Returning from Vacation Advice

Memorial Day has come and gone and the annual vacation season is upon us. As I’ve address preparing for vacation in previous posts (Vacation Guilt), I thought it appropriate to discuss the dreaded (or excited) return from relaxation.

It seems there are two mind sets for those returning from vacation. One is the “don’t talk to me until next week because I’m upset that I can’t still be sipping Mai Tais.” The other is a refreshed, excited and ready to hit the ground running.

I came back as the latter. I had just enough time away to appreciate what was waiting for me at home. I can look at my daily responsibilities with a fresh (or at least fresher) perspective. The minor daily annoyances seem even more minor now.

If you’re of the former, there is a way to politely tell your co-workers that you need some time to get caught up and appropriately respond to everything that occurred while you were out. You don’t have to tell them you wish you were still on vacation.

The hardest and most time-consuming part was cleaning out my inbox. I had to wade through each one and give it the proper attention, even if it was a week old. On the advice from my co-workers, I did not set up an out of the office reply. Those who needed to know did and those who did not need to know didn’t.

The most important thing I did before I left was to make sure to write down my computer log in password. I thought I would remember it, but alas, I didn’t and had to check the post it.

Happy working!

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Vacation Guilt

Photo from Daveferguson. org: Ferguson Family

If the mentality of those around you and possibly even your higher-ups is that you are lucky to have a job in this economy, how do you take much-needed personal or even vacation time without being overrun with guilt?

It is a well-known fact that United State residents take far less vacation time than any other industrialized nation. (A table on Paid Vacation Around the World can be found here and an article from Business Week on how much of available vaction time United States Residents take can be found here.)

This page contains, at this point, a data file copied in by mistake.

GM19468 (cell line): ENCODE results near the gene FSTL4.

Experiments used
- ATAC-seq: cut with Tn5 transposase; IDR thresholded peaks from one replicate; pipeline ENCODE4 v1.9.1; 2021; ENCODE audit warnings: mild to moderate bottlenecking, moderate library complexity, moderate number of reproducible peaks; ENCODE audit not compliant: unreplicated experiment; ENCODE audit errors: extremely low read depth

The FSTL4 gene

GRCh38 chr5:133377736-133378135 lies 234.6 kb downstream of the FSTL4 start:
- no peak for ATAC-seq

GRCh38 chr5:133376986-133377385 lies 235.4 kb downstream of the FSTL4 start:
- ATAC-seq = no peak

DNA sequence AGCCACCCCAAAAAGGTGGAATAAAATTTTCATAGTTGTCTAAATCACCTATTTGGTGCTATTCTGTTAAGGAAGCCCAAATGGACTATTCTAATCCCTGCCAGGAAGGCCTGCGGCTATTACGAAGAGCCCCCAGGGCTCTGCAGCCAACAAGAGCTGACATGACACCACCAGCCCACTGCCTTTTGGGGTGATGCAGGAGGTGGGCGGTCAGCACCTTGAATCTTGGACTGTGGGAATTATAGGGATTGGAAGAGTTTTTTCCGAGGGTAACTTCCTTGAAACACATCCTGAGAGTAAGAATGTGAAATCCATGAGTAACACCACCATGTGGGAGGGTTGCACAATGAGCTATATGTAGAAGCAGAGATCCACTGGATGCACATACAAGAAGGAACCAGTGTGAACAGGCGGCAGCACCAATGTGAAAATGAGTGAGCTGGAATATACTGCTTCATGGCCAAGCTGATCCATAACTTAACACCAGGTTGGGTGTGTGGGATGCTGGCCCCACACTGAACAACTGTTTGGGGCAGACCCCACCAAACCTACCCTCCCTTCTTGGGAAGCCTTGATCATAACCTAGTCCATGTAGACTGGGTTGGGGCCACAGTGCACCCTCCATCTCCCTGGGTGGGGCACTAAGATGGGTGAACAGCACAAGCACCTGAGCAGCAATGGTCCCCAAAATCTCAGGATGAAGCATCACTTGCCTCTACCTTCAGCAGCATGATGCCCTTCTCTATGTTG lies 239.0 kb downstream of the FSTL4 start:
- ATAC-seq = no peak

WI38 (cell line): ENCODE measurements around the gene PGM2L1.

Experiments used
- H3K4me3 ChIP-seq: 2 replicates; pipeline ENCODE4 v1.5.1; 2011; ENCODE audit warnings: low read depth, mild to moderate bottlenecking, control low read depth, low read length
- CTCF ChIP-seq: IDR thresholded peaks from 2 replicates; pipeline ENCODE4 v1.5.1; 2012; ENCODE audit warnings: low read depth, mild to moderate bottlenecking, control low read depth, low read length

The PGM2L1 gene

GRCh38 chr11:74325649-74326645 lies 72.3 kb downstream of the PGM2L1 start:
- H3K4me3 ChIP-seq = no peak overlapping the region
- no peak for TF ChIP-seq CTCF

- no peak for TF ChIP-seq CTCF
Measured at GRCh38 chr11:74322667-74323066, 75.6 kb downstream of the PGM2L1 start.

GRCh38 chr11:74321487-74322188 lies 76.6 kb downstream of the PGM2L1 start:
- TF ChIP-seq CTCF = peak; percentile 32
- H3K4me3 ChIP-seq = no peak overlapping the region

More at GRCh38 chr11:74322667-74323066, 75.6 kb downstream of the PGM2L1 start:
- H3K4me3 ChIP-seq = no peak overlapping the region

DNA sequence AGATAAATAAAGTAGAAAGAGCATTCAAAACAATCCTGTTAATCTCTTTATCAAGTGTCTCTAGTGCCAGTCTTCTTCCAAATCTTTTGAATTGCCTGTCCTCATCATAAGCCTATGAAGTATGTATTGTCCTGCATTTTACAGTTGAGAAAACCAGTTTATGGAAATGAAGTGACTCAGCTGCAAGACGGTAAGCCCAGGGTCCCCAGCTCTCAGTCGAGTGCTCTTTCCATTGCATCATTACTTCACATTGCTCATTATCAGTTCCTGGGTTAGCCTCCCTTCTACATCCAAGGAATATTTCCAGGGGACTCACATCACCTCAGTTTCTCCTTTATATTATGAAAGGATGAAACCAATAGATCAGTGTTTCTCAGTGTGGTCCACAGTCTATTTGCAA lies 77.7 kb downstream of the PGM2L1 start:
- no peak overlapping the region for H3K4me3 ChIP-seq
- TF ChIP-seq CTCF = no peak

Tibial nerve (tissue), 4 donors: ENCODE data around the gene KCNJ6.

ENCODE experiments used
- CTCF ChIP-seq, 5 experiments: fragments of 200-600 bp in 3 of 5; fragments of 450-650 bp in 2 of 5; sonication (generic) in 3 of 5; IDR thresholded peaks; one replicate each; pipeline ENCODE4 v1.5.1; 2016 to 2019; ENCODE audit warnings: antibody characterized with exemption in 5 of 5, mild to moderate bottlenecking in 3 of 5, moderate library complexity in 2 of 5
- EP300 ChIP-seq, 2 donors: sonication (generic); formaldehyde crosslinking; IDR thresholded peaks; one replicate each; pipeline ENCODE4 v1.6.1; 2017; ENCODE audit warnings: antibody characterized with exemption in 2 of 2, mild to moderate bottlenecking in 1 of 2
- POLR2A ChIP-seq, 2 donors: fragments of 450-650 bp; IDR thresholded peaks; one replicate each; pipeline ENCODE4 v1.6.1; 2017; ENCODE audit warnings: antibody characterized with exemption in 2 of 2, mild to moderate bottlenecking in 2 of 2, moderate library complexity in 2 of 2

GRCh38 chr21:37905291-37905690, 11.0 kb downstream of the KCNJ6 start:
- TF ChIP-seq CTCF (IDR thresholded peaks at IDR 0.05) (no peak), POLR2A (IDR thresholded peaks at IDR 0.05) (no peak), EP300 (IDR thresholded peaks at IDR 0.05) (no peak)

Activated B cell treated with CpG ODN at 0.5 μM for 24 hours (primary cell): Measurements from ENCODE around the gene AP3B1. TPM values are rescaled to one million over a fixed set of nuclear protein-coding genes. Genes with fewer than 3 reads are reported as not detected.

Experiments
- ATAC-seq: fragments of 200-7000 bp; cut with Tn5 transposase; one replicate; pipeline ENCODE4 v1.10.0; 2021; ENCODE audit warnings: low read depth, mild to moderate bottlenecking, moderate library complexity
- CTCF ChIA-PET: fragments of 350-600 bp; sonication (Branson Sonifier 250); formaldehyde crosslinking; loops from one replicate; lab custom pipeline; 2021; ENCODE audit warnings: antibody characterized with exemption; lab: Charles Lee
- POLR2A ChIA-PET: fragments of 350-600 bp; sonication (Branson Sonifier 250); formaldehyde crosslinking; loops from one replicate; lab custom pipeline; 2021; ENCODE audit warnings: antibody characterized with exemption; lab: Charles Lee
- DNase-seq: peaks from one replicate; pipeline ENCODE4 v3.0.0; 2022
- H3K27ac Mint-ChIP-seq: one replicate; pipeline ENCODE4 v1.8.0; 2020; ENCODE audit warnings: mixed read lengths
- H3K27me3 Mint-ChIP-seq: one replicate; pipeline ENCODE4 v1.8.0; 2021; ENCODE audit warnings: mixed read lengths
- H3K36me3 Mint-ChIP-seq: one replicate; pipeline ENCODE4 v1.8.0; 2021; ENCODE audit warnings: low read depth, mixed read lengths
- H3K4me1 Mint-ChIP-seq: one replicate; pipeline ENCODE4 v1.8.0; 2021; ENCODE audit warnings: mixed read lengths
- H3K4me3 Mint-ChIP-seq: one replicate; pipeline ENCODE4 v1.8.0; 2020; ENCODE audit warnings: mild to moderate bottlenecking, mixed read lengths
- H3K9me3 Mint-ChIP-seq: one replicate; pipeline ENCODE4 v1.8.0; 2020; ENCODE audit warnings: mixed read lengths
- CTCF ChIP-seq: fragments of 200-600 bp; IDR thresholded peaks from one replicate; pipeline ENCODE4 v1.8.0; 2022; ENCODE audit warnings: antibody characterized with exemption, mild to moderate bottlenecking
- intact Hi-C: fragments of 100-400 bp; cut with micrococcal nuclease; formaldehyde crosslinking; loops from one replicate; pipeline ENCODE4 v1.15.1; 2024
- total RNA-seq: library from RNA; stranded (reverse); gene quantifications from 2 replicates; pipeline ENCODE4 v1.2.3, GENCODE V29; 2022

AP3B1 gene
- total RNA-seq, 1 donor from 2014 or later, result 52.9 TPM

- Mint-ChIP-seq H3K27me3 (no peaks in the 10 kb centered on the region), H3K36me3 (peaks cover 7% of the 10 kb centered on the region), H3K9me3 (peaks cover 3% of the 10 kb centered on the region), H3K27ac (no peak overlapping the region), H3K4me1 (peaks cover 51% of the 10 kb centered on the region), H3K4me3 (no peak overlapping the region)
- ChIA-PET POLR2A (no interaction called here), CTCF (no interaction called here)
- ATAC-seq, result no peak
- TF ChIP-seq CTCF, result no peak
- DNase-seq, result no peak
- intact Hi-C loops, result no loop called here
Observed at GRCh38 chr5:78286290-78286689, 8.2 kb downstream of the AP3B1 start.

As it is getting any time off approved in the first place can be a battle, especially with dwindling department sizes. But for your own mental health and for the good of your personal work, taking time off is important. But how can you feel like you aren’t letting people down while you are away?

I’ll be upfront and say, I don’t have the answer. I have some suggestions, but no clear-cut answer.

When I take scheduled time away, I try to make sure all pertinent projects are completed. Any projects that will be coming due shortly after I return are at least started and I have a list of what will need to be done first thing when I get back. Additionally, I make sure my supervisor knows exactly where I am in these projects so that if any one needs a status update while I am away, he has the information on hand.

These steps, don’t keep me from feeling guilty while I’m gone. I try to consciously not think about it and focus instead on enjoying the time with my friends or family. I don’t check in, unless I know I need to for a specific reason. That being said, I’m lucky. I’m not in upper or middle management and don’t need to make sure other people are accomplishing tasks in my absence.

How do you prepare for a vacation? And assuage the guilt from leaving your co-workers behind?